As the capital markets have improved, more investors have shifted their concern from weathering the financial crisis to anticipating the inflationary effects of rising federal spending and debt.
Q I'm encouraged by the rebound in the stock market but am very concerned about inflation. What's a reasonable approach at this point?
Another option is Treasury Inflation-Protected Securities (TIPS). Introduced in 1997 and issued by the U.S. government, TIPS are fixed-income securities whose principal is adjusted to reflect changes in the Consumer Price Index (CPI). When the CPI rises, the principal increases, which results in higher interest payments. At maturity, an investor receives the greater of the inflation-adjusted or original principal amount. The inflation provision enables TIPS to preserve real purchasing power as well as act as a hedge against unexpected inflation.
However, keep in mind that TIPS prices also are affected by changes in real interest rates, so TIPS may not track inflation one-to-one in the short term or over longer periods of time. In fact, TIPS can lose market value if real interest rates increase. This is because the adjustments in interest and principal are tied to the CPI (a barometer of inflation) and not to overall market interest rates.
Commodity futures, as well as gold and oil, are perceived as effective inflation hedges because their returns are generally positively correlated with inflation. This is often the case, but it comes with a price tag. Commodities tend to be more volatile than stocks, and their returns do not always rise with inflation. Adding these assets to a portfolio may increase volatility within the portfolio, which could offset the perceived benefits of hedging. Keep in mind that a broad-based stock portfolio most likely already has commodity exposure through ownership of companies involved in energy, mining, agriculture, natural resources, and refined products.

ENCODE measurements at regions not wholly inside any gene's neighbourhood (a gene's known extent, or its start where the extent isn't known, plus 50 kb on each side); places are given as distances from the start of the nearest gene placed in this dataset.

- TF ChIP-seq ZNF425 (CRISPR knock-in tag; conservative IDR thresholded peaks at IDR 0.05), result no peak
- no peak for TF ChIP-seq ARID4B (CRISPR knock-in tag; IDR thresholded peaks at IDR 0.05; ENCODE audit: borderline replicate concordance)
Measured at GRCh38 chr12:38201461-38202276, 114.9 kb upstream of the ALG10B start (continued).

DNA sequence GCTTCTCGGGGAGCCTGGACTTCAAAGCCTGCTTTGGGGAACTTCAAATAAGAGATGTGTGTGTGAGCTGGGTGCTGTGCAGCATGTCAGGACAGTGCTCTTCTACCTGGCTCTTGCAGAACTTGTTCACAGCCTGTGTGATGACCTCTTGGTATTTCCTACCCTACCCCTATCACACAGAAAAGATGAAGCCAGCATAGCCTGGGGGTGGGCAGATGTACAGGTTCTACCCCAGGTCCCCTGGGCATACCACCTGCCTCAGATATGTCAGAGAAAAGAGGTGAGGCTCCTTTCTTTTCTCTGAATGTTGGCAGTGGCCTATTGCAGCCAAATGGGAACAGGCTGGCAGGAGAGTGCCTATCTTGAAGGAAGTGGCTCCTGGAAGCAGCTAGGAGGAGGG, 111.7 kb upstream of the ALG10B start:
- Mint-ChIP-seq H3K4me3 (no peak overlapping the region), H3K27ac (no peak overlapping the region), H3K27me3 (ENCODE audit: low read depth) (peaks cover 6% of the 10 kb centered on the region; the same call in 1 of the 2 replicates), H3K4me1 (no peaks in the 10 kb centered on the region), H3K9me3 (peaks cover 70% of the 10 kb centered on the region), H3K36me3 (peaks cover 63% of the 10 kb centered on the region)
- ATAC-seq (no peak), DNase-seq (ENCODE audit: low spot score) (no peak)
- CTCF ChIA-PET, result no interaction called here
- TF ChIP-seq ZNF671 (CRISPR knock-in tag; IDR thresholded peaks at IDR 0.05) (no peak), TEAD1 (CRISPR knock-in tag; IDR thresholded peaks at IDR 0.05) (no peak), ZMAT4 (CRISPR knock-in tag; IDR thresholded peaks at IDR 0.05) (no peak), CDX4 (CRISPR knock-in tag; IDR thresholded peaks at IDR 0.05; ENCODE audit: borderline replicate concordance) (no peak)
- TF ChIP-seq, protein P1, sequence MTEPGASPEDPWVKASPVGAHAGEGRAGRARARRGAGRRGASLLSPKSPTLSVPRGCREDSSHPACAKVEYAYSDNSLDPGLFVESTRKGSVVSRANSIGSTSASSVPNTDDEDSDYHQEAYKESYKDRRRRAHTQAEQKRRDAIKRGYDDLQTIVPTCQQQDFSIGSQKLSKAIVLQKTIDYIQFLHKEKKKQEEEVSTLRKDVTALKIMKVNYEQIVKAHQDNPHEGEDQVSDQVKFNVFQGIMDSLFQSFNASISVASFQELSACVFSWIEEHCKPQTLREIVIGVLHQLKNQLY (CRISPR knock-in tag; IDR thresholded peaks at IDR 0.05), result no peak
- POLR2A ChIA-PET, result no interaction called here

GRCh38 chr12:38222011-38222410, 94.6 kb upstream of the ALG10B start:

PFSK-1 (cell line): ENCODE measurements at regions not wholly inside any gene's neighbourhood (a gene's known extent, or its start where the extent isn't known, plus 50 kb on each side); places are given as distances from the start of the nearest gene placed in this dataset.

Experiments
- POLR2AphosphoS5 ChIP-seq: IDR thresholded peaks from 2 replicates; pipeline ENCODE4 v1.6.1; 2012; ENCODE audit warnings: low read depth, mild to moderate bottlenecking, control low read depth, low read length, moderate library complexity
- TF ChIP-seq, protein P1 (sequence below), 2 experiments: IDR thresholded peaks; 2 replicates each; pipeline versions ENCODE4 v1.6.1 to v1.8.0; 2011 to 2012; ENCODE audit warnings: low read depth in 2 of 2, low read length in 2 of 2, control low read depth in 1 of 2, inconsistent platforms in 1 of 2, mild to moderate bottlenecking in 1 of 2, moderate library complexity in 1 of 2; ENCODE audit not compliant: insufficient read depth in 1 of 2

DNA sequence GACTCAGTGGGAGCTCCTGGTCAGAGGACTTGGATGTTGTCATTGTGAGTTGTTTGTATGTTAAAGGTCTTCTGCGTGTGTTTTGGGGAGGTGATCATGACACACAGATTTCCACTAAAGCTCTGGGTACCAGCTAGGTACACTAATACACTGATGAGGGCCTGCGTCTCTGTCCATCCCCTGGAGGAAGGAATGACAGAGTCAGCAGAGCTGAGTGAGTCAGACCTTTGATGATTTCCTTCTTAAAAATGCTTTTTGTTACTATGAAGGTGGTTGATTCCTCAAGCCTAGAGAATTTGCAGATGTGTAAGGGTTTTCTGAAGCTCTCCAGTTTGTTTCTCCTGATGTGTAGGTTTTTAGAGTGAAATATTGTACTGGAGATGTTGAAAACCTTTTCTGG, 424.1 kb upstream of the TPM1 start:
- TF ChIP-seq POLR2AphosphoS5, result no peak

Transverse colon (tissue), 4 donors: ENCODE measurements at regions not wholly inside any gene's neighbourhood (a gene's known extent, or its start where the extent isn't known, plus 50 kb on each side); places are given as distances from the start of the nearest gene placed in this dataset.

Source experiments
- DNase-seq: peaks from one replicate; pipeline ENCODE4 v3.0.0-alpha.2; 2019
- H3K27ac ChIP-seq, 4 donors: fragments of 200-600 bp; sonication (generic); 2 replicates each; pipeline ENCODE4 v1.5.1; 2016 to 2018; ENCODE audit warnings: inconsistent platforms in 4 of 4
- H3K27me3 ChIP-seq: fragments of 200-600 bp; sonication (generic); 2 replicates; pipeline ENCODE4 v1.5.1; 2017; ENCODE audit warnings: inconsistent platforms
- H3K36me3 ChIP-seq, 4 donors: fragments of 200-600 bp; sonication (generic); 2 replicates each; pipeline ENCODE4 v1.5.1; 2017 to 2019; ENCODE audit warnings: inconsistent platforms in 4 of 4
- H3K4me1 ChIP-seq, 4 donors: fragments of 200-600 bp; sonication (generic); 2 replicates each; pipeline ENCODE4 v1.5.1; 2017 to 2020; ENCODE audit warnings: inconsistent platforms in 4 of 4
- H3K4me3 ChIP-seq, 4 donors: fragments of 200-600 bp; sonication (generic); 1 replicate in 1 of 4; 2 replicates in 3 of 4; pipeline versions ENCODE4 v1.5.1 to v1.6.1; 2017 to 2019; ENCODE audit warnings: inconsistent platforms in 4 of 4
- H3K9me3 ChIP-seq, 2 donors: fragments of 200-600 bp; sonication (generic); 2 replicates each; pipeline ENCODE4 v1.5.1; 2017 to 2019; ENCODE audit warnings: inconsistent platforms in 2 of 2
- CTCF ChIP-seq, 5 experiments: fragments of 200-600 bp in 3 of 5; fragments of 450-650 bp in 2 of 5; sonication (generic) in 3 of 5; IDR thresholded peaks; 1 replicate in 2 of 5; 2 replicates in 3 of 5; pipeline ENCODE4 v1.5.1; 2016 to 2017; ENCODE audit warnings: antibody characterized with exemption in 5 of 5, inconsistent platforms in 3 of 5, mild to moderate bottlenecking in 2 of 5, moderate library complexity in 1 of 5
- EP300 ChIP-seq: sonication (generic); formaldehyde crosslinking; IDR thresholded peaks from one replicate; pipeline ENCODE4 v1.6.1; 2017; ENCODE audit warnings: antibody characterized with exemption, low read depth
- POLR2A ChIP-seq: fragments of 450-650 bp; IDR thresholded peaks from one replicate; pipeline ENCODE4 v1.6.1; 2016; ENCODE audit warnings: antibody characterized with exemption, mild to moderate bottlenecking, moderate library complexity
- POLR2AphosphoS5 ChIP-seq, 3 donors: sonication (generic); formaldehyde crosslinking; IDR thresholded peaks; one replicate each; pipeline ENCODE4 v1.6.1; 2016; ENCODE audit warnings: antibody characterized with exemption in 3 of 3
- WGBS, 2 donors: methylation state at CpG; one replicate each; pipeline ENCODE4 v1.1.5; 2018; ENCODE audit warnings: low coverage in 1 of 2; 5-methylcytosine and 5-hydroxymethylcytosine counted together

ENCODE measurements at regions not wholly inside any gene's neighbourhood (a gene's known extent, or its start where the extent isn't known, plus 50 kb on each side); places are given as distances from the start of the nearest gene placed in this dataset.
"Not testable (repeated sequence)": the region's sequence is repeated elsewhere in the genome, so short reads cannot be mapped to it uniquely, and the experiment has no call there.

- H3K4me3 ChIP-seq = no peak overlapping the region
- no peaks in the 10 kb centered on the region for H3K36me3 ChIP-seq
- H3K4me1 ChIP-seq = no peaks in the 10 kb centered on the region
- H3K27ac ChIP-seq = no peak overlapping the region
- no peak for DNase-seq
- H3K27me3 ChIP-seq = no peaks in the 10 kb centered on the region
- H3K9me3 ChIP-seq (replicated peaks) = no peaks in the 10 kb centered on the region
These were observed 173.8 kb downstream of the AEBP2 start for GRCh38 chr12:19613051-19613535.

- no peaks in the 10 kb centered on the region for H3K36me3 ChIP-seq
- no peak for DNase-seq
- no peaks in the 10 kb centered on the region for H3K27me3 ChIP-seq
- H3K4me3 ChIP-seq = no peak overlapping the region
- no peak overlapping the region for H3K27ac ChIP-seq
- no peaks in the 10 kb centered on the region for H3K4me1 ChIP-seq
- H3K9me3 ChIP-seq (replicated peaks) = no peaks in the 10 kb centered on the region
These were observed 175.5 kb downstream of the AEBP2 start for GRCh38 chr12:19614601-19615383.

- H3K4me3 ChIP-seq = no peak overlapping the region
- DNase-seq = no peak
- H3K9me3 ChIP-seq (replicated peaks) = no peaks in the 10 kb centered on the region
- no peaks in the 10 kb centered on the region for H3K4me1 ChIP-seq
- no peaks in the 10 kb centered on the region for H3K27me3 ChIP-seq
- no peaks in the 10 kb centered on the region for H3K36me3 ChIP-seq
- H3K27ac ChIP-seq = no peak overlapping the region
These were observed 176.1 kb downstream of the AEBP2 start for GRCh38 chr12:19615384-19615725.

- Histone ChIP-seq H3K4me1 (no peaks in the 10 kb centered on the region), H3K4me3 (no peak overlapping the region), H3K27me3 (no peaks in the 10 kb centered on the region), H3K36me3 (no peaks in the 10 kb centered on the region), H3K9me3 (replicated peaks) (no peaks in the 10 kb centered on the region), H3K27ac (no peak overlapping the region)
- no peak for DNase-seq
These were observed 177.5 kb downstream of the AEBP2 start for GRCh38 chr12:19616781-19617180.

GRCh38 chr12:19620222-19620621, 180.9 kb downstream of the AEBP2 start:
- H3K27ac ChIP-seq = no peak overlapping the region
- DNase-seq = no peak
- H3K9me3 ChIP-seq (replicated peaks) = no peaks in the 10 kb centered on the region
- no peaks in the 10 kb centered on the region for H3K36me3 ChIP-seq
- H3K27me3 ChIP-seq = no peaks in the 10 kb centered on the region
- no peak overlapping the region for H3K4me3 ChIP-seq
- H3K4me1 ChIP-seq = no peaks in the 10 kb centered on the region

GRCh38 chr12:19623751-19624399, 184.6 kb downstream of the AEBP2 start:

Although the media have featured divergent opinions and theories about the effects of recent government actions on inflation, no one really knows how consumer prices will respond to the complex forces at work in the economy and markets. Investors should carefully review their financial circumstances and investment goals before making changes to their portfolio. Even with the prospect for higher inflation, investors who take a total return approach may be better served than those who choose assets based on correlation with the CPI. By choosing assets with higher expected long-term returns and maintaining broad diversification, investors can seek to grow real wealth and at the same time preserve the purchasing power of their dollars.
Q. We just had our first child and are updating our wills. What factors should be considered when selecting a guardian?
A. For individuals with minor children, perhaps one of the most important and difficult decisions is choosing a guardian. You must consider who is best able to cope with raising your children. Although your heart may tell you to select grandparents, be mindful of their age and ability to raise another family. Other options may include a sibling or close friend.
Factors to consider include ages of the proposed guardians and the ages of their children, ages of your children and the number of them who are still minors, and the health and financial situation of all parties. It is also an excellent idea to decide on alternative choices in the event your first choice is unwilling or unable to serve. If you name a married couple as guardians and one of them dies, consider whether you want the surviving spouse to act as the sole guardian. The same decision should be made in the event that the guardians become divorced.
Joel M. Blau, CFP, is president and Ronald J. Paprocki, JD, CFP, CHBC, is chief executive officer of MEDIQUS Asset Advisors, Inc. in Chicago. They can be reached at 800-883-8555 or firstname.lastname@example.org